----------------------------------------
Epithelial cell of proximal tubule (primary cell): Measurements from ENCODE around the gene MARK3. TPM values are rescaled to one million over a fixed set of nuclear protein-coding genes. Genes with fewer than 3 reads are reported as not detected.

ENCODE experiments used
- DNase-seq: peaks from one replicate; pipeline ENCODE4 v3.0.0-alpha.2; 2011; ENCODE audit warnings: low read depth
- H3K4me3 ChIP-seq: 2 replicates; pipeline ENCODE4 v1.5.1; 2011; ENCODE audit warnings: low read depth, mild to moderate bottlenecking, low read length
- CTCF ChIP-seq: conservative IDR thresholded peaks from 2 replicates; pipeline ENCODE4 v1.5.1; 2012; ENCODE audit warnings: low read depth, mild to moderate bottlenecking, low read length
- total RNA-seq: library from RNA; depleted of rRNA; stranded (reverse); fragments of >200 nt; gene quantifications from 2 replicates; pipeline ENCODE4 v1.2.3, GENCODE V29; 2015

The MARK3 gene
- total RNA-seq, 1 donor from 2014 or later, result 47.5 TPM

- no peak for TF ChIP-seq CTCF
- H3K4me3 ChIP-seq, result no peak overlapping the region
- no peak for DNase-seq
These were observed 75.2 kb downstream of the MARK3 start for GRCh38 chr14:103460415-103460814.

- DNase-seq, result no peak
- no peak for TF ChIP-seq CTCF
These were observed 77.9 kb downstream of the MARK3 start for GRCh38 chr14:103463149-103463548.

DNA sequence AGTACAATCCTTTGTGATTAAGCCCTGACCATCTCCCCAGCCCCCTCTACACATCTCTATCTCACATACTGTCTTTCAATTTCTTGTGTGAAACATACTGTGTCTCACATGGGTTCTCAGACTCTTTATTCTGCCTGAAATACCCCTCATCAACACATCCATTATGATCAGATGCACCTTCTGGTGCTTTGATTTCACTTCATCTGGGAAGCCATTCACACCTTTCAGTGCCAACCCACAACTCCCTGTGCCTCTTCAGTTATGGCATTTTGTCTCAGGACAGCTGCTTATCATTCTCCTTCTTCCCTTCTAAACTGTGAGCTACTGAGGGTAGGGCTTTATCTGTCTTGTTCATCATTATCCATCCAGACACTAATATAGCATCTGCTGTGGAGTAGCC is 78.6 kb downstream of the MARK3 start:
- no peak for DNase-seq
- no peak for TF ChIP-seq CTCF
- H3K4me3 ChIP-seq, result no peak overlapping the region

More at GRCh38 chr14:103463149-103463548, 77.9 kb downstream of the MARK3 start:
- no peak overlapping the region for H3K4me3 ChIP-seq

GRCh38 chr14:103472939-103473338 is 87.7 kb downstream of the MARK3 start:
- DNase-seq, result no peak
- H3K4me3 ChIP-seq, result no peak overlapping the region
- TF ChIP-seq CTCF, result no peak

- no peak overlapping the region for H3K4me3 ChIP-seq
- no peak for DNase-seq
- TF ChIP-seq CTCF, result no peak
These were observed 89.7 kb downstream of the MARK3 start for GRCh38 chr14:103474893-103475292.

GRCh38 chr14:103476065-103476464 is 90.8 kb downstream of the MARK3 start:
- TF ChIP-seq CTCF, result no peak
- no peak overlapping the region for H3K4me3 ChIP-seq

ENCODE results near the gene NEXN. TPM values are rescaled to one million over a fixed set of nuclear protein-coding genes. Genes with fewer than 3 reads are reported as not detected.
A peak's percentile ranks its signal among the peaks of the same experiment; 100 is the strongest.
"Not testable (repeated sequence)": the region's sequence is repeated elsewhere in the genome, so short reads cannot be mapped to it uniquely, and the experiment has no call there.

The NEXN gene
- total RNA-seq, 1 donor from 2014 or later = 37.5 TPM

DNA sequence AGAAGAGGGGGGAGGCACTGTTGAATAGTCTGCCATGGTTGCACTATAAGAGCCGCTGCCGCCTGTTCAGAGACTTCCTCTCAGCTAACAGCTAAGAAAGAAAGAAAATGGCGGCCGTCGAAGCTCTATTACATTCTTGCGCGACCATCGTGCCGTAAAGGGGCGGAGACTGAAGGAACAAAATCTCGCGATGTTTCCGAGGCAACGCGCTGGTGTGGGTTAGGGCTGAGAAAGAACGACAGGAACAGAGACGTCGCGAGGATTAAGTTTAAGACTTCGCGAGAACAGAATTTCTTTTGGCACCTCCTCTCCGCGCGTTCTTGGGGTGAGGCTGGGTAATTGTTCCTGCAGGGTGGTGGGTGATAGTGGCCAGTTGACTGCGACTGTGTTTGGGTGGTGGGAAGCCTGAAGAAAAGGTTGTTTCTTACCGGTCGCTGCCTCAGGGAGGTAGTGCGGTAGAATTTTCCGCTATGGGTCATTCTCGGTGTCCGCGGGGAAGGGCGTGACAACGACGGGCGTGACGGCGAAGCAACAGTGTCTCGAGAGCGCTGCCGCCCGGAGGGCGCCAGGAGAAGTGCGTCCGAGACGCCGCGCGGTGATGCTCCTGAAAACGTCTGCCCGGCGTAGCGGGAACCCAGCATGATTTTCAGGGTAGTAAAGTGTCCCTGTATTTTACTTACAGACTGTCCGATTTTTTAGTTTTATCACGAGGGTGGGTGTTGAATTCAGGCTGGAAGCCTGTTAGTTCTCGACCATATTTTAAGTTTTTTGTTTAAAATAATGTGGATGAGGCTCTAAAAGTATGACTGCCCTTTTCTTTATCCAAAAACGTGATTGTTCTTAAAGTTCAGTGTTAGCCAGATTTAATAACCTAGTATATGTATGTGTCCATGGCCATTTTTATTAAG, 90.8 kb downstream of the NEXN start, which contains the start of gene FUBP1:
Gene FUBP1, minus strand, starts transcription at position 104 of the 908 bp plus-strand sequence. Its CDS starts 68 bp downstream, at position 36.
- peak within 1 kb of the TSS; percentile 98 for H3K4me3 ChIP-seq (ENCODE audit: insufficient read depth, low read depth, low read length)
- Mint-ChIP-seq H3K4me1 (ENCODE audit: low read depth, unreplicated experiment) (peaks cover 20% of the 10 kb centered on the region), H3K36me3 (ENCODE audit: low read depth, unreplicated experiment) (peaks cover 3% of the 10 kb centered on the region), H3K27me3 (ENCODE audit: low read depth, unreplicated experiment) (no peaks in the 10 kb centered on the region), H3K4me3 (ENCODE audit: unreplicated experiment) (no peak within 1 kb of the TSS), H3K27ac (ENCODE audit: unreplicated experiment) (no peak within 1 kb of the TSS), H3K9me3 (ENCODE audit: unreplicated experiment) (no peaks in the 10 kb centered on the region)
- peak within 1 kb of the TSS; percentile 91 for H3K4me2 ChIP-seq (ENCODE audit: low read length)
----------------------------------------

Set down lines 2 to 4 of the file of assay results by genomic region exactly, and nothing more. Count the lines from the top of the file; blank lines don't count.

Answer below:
ENCODE experiments used
- DNase-seq: peaks from one replicate; pipeline ENCODE4 v3.0.0-alpha.2; 2011; ENCODE audit warnings: low read depth
- H3K4me3 ChIP-seq: 2 replicates; pipeline ENCODE4 v1.5.1; 2011; ENCODE audit warnings: low read depth, mild to moderate bottlenecking, low read length